Vixen: Why The CW’s Newest Superhero is Worth Watching

The first episode of the animated Vixen series premiered today, and we look at how it fits with The Flash and Arrow.

With Vixen, the superhero TV craze has spilled over from network television to the world of digital series. The latest addition to the DC television universe comes from Arrow boss Marc Guggenheim, but is being aired completely online through CW’s online counterpart CW Seed.

Today, the first of six five-minute installments of Vixen went up online. How is it and how does it fit into the larger DC TV universe? Here’s what we think…

Vixen brings the DC comic book hero Mari McCabe or Vixen to animated life. Originally from a fictional country in Africa, Mari is orphaned at a young age and inherits her family’s Tantu Totem, which gives the wearer the power to take on the abilities of animals. In Vixen, she is a grown up foster kid and aspiring fashion designer trying (and failing) to stay out of trouble in Detroit when Flash and Green Arrow catch up with her. The first episode begins with an action-packed fight scene between the three superheroes as Barry and Oliver chase Mari over Motor City rooftops — an exciting start to what could be an adventure that reaches past this digital series.

There are a lot of interesting elements in play here. It is refreshing to see a female superhero of color in a lead role — something that’s mostly lacking on TV comic book adaptations, and severely lacking in film comic book adaptations. We also get to spend some time in a real-life city that needs saving versus the Central or Starling cities of the world. Though we’ve seen Vixen in animated TV form before, perhaps most notably voiced by Gina Torres in Justice League Unlimited, she has never headlined her own series and this very much feels like a barometer of interest in her story and her integration into the larger DC television universe.

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There has already been speculation that Vixen star Megalyn Echikunwoke (formerly seen on The 4400) could potentially appear on The Flash or Arrow. Echikunwoke recently told ET Online:

“I would love to do that! I hope it does turn into that. I think it all depends on how the fans respond to Vixen, and hopefully if people really like it and want more, then I think the ability to give fans more is there. It’s all up to the fans, but I am ready and available!”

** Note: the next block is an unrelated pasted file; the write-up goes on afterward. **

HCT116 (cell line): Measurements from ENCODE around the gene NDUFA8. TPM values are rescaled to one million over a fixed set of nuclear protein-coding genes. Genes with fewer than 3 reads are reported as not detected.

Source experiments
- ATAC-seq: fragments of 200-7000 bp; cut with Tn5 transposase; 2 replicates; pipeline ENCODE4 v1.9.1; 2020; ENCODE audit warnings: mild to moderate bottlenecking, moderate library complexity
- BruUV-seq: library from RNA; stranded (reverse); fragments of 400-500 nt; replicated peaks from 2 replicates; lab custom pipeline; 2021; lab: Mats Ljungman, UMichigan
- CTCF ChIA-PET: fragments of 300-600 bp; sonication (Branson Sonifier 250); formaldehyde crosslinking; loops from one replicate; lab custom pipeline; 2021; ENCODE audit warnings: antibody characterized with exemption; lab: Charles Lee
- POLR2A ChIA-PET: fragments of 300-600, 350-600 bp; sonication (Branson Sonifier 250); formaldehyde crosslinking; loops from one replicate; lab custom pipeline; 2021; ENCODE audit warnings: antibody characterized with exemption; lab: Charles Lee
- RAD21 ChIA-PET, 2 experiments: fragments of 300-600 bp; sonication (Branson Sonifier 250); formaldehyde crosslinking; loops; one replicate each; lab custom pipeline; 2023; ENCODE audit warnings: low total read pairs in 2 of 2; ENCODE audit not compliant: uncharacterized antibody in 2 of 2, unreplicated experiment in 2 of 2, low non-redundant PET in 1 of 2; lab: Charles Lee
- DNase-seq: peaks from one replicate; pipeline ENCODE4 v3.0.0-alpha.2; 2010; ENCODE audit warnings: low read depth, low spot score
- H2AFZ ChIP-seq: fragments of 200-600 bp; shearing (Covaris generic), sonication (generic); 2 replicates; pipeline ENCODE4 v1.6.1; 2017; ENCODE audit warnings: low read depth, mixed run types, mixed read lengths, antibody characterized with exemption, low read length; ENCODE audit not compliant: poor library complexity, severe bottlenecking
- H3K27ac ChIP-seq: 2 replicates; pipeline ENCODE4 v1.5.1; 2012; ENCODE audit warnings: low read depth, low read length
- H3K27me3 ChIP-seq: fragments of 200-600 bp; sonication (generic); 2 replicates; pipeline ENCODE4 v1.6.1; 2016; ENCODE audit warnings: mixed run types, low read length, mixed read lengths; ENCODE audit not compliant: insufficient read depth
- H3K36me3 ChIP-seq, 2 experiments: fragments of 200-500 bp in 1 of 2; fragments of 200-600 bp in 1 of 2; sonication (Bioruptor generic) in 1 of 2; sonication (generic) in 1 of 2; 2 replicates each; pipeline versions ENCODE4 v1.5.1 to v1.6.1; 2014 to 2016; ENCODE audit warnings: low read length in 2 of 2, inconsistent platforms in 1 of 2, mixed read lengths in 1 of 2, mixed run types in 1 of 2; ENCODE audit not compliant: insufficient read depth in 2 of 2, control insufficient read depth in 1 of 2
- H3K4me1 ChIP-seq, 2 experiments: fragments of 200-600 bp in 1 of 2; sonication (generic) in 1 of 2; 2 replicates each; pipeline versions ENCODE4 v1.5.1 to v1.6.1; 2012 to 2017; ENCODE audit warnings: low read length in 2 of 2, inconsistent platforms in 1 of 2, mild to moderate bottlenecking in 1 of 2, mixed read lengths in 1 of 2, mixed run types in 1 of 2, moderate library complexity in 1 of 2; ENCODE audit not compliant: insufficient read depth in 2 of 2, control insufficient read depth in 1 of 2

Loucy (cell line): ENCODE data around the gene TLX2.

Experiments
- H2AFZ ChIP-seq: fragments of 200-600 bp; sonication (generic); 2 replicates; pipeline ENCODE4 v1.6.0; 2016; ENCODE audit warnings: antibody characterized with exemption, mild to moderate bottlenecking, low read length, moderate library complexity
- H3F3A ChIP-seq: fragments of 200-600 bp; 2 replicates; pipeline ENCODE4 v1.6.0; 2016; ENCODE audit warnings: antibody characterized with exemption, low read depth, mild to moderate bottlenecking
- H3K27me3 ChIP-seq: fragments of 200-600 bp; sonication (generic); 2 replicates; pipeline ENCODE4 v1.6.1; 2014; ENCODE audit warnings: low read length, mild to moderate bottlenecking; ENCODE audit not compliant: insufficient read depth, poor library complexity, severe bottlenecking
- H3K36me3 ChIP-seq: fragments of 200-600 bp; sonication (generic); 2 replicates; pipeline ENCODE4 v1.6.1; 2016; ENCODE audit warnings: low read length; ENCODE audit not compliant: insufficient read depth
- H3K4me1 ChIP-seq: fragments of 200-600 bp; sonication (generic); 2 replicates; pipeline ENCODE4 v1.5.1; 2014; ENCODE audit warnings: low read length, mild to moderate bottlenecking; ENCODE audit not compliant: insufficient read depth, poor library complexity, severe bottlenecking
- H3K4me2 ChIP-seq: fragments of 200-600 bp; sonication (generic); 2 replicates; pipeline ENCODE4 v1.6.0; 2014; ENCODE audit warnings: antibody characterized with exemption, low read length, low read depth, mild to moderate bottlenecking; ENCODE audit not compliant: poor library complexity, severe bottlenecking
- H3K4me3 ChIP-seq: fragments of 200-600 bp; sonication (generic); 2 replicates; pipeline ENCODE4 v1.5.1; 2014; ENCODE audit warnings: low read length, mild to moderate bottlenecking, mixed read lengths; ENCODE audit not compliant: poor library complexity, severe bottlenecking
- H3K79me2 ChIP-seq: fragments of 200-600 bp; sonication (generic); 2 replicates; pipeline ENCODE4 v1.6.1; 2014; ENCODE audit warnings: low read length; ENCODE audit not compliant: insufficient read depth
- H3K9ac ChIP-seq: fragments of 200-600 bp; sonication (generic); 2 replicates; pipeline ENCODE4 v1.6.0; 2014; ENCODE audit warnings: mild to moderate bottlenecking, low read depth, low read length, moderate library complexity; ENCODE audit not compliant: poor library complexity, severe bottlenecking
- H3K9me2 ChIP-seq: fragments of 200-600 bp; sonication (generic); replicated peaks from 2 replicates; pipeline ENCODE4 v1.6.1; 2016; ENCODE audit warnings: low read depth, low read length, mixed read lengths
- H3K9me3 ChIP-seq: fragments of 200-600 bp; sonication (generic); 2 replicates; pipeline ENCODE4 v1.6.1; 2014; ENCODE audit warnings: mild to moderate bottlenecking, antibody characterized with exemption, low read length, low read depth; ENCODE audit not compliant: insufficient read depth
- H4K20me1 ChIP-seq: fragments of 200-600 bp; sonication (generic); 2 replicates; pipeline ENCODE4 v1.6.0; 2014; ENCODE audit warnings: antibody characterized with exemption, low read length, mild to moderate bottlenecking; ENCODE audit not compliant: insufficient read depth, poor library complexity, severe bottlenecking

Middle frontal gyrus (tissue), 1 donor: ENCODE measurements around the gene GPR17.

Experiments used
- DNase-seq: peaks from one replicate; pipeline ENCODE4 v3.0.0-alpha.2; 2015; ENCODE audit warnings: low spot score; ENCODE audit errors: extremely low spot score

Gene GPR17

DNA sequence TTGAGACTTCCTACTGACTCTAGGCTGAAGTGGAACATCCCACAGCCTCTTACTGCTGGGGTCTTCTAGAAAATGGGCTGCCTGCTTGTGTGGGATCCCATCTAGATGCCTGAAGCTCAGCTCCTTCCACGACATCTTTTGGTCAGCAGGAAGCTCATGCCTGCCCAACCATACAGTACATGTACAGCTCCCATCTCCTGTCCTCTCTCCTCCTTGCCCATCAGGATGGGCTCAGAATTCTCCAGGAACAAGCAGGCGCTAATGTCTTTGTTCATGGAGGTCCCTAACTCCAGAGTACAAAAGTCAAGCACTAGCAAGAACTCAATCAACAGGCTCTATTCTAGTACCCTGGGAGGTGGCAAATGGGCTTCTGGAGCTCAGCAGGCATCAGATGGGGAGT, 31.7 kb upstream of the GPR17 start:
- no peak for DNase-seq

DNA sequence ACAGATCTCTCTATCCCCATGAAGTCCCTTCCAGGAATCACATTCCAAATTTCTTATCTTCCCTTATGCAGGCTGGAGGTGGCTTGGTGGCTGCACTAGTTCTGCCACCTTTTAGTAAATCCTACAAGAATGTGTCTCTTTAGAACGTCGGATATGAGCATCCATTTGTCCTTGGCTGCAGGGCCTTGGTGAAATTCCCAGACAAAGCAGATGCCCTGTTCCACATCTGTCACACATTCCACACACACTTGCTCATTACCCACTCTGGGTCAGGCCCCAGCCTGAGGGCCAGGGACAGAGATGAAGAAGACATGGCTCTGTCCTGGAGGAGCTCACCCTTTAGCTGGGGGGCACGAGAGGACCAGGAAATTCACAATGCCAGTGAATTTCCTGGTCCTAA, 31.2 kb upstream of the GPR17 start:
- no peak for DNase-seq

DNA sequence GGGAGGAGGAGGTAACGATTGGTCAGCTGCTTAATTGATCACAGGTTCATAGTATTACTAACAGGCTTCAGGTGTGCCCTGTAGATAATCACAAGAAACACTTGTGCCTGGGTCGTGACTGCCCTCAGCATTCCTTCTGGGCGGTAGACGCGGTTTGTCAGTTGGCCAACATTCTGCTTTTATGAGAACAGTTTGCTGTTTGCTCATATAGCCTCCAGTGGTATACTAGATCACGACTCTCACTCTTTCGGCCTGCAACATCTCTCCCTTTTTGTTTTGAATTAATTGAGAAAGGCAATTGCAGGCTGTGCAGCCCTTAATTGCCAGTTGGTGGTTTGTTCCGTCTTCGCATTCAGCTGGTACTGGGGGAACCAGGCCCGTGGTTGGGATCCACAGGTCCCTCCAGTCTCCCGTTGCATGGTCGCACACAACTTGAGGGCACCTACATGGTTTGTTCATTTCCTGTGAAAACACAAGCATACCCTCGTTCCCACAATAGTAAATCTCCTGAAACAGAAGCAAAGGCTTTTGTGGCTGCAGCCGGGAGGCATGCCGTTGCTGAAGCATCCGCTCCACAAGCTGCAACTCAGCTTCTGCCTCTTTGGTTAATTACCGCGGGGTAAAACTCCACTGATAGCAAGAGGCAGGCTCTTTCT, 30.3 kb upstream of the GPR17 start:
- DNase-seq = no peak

The possibility seems built into the very fabric of Vixen. Over the course of the show’s six episodes, Flash, Green Arrow, Felicity Smoak, and Cisco Ramon will all make cameos — complete with voice acting from their live-action counterparts. Guggenheim told that the episode takes place around Arrow season 3’s Episode 15 and Episode 16, just prior to Oliver joining The League of Assassins. It’s pretty cool to see that characters we already know and love from the live action DC universe showing up here in their animated forms. However, it isn’t enough for Vixen to survive off of our excitement over seeing our favorite DC TV characters in animated form. It needs to pull in viewers on the merit of its own characters and story, or the series is not sustainable.

So how does it do on those counts? Well, it’s hard to tell after only watching a five-minute episode, but given that there are only six of these short eps, Vixen is going to have to tell a story quickly anyhow. It’s easy to root for Mari, who not only has some unique superpowers, but has a dry sense of humor and an understandably dark outlook on life. In that way, Vixen fits in well tonally with Arrow. The two have a similar aesthetic — albeit one live action and one animated — with Detroit’s skyscrapers rendered in the same play of shadows and streetlights as Starling City.

What’s missing in this first episode is a real sense of place. Though Vixen does a good job of setting a dark tone with a touch of dry humor in its first installment, we’re lost in terms of why this place matters, in terms of what needs failing or not-failing, if you’re speaking in Arrow phrasing. In another fictional universe, this might not be a problem, but the DC TV universe has proven to be at its best when it sets larger, city-wide stakes for its characters and casts the city as a character itself. Arrow had its weakest season yet arguably in part because of a failure to integrate Starling City into the narrative in season 3. I’m not ready to call this a problem in the first five minutes of Vixen’s run, but, again, this digital series only has 30 minutes total to tell its story right now. Better shape up.

What works better in Vixen’s first outing is the introduction of the larger mystery of Mari’s identity and the mystery of her family. Here, she seems not to know who her parents are or what happened to them, though she does have a family in the form of a foster father who bails her out of jail and who seems to genuinely care about her. A superhero narrative is nothing without a personal journey to go along with it and Vixen does well in immediately setting up Mari’s motivations, allies, and challenges in just five minutes. At the end of Vixen’s first episode, we know who this character is, even if she doesn’t. Sure, that is in part to do with the dramatic irony of watching a show based on previous source material, but it’s also a credit to the storytelling itself.

So is Vixen worth watching? Personally, I am intrigued and will continue watching. Mari McCabe fits well into the larger DC TV universe, while telling a unique story filled with elements that aren’t being addressed on Arrow, The Flash, and, presumably, Legends of Tomorrow. Furthermore, the grand total of this story adds up to only 30 minutes — a small temporal price to pay for the excuse to spend more time within this rich, ever-growing fictional universe.

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New episodes of Vixen will become available online every Tuesday on CW Seed.